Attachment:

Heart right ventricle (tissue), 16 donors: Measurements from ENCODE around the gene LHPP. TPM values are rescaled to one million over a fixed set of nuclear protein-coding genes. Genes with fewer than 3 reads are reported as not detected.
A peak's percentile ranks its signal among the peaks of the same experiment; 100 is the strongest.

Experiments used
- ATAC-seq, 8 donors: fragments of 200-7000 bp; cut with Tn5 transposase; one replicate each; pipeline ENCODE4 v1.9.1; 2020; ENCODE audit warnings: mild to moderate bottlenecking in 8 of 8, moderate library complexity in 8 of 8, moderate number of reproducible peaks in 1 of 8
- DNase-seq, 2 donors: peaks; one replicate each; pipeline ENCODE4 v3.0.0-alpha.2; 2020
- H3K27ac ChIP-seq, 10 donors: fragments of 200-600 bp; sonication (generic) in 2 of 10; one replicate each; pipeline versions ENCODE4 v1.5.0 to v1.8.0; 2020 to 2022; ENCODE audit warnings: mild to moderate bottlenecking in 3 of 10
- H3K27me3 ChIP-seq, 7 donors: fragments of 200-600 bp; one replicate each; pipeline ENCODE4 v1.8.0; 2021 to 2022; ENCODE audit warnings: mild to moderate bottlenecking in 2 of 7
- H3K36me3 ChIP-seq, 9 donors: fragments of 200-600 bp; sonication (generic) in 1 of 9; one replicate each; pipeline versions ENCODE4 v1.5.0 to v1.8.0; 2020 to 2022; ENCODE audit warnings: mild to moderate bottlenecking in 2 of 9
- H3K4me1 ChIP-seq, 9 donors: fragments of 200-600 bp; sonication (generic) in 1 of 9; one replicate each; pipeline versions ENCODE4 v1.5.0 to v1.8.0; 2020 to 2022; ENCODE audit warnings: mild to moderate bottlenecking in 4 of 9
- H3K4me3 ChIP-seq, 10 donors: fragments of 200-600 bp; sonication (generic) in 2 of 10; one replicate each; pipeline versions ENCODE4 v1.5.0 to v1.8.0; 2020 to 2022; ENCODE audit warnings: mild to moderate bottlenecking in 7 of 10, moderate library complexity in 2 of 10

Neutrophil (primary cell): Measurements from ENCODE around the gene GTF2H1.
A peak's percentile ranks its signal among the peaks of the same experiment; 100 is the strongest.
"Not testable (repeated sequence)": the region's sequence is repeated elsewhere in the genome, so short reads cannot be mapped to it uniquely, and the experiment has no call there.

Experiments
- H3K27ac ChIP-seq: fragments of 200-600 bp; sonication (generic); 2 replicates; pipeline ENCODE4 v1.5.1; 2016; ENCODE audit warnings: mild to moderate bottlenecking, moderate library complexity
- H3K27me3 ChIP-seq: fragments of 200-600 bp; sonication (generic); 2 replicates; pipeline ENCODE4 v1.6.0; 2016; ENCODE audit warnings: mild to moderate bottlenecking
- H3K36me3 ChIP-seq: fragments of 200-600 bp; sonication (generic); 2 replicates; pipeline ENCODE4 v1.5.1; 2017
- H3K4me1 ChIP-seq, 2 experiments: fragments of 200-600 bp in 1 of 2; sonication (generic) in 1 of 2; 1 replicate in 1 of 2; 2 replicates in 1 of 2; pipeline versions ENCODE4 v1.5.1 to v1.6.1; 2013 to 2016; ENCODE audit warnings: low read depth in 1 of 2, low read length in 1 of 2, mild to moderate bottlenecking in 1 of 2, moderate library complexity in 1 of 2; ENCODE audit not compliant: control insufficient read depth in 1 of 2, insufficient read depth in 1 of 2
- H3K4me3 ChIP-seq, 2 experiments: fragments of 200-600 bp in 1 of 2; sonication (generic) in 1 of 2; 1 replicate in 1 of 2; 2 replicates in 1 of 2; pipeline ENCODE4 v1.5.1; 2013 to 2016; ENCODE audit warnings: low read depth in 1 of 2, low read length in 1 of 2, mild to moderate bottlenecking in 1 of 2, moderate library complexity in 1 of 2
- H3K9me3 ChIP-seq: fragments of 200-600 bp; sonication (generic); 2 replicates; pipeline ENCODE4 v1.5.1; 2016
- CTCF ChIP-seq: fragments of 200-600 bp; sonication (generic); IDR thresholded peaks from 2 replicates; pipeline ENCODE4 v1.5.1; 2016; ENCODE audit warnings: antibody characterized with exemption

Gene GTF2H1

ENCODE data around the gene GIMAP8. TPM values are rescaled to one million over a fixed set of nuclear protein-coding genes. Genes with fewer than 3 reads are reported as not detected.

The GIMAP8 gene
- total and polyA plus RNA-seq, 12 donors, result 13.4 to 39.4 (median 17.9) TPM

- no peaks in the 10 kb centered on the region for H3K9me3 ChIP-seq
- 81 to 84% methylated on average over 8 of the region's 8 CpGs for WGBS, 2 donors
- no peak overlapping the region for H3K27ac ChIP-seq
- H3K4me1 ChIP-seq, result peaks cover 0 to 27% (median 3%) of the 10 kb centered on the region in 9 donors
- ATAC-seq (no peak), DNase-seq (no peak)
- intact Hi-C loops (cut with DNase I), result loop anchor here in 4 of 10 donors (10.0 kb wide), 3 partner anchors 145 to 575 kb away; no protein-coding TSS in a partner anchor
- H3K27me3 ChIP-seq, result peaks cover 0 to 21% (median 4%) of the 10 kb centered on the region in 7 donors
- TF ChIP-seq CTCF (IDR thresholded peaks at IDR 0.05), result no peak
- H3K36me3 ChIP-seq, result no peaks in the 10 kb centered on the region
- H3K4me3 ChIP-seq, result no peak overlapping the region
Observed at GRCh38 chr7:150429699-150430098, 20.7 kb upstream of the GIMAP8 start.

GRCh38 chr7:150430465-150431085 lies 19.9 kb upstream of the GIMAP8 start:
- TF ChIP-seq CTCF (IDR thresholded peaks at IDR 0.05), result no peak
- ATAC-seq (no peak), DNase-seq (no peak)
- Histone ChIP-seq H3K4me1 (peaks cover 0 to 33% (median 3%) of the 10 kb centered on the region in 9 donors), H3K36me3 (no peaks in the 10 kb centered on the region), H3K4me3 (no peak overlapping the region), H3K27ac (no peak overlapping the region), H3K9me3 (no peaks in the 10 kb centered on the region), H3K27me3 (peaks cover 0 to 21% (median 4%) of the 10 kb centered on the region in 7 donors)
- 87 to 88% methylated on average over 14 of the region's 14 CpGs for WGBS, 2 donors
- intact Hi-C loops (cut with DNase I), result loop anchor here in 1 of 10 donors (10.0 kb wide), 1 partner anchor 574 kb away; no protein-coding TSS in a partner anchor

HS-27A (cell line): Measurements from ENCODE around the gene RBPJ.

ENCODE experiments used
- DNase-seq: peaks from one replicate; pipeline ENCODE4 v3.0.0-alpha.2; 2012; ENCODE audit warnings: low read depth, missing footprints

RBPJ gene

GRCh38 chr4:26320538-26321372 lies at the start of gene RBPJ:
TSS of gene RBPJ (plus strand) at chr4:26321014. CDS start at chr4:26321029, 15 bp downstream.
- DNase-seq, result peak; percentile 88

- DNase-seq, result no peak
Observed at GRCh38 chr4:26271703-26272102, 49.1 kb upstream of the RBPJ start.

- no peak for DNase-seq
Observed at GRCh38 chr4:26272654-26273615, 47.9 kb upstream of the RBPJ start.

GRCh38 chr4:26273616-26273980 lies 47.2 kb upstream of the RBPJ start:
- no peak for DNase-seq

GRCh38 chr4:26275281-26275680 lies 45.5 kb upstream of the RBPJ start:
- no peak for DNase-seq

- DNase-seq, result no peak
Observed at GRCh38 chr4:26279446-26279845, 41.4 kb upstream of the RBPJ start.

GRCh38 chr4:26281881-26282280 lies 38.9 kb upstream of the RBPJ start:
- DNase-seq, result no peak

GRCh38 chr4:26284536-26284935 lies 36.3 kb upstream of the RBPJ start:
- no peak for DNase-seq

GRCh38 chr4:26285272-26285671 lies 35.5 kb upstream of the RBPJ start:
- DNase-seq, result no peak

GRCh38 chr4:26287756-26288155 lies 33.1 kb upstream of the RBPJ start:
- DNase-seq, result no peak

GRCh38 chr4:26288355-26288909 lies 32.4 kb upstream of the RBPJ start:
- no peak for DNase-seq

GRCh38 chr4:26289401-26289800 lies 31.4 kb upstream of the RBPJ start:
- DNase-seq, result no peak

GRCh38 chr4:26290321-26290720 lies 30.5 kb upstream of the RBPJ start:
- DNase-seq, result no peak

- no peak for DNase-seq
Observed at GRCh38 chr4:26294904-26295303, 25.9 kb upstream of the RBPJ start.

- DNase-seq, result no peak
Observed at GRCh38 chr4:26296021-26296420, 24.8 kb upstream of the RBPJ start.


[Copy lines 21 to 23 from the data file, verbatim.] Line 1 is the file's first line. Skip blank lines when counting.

- CTCF ChIP-seq: fragments of 200-600 bp; sonication (generic); IDR thresholded peaks from 2 replicates; pipeline ENCODE4 v1.5.1; 2016; ENCODE audit warnings: antibody characterized with exemption

Gene GTF2H1

ENCODE data around the gene GIMAP8. TPM values are rescaled to one million over a fixed set of nuclear protein-coding genes. Genes with fewer than 3 reads are reported as not detected.